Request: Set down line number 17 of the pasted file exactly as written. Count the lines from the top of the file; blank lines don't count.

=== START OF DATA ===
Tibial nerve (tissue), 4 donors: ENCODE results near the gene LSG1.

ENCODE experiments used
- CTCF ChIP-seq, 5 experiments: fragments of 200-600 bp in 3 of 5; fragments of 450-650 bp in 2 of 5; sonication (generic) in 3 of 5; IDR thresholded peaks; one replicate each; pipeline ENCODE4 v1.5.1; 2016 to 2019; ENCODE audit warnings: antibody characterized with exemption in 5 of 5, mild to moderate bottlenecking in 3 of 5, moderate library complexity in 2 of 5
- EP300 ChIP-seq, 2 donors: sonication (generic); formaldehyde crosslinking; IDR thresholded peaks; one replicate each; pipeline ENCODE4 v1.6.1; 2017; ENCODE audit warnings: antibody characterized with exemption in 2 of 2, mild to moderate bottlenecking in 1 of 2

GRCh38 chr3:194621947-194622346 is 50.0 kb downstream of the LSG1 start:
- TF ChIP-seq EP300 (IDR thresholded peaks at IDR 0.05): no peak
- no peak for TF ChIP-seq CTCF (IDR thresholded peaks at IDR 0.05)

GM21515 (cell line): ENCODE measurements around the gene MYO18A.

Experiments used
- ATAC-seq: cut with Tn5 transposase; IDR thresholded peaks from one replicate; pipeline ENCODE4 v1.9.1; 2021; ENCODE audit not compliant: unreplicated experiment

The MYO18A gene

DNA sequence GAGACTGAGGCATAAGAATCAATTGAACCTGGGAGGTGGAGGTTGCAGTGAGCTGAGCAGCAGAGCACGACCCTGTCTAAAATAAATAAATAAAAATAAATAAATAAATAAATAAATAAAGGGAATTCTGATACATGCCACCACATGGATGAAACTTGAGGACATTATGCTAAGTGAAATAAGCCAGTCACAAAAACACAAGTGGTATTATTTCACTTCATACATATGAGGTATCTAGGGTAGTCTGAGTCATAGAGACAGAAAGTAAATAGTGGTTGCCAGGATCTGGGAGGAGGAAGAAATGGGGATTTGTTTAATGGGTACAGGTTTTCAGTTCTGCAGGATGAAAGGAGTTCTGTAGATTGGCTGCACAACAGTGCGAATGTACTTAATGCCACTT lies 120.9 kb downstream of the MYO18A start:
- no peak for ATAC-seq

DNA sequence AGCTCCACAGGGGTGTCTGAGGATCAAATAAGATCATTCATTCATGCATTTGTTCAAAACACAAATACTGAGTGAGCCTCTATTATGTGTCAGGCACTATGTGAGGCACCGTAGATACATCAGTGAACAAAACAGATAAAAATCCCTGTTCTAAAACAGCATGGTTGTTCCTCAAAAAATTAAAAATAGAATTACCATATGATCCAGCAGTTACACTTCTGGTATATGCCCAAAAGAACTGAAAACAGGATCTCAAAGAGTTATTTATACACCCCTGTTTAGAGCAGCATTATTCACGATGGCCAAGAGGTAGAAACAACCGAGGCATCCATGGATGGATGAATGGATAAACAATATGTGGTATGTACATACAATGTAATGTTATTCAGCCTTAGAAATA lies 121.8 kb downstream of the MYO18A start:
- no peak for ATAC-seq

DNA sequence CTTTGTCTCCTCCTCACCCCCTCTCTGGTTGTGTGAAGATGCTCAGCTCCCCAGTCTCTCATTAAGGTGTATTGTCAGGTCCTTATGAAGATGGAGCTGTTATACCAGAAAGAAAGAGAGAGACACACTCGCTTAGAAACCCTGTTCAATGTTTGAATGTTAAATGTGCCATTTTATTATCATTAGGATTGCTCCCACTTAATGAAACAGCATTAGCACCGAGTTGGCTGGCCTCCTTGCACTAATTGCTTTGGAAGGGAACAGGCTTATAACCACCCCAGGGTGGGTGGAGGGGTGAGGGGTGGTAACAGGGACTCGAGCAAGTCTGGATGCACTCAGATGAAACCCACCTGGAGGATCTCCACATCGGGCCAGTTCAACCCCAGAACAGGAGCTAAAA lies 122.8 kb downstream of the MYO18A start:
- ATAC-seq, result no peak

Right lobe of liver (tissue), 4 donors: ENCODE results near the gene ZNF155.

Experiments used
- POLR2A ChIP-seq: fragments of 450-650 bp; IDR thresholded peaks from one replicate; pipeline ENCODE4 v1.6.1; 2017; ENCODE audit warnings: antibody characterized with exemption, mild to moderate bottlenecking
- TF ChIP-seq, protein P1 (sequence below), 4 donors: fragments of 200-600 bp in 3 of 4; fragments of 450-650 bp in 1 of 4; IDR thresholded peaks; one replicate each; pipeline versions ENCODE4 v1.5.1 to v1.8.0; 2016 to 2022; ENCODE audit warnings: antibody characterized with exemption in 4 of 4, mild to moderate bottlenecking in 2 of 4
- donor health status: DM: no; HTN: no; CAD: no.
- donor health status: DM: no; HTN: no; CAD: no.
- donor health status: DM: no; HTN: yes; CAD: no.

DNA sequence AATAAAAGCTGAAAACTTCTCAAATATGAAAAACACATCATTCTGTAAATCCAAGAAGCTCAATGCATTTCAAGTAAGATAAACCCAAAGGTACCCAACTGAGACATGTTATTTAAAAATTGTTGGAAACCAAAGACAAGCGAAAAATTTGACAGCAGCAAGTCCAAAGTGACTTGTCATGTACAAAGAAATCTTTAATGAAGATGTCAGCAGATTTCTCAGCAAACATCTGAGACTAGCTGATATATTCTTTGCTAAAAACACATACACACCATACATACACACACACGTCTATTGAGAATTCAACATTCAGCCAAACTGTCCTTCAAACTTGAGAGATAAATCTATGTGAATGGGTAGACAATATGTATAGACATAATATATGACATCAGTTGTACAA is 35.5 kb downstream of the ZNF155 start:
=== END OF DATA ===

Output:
- ATAC-seq, result no peak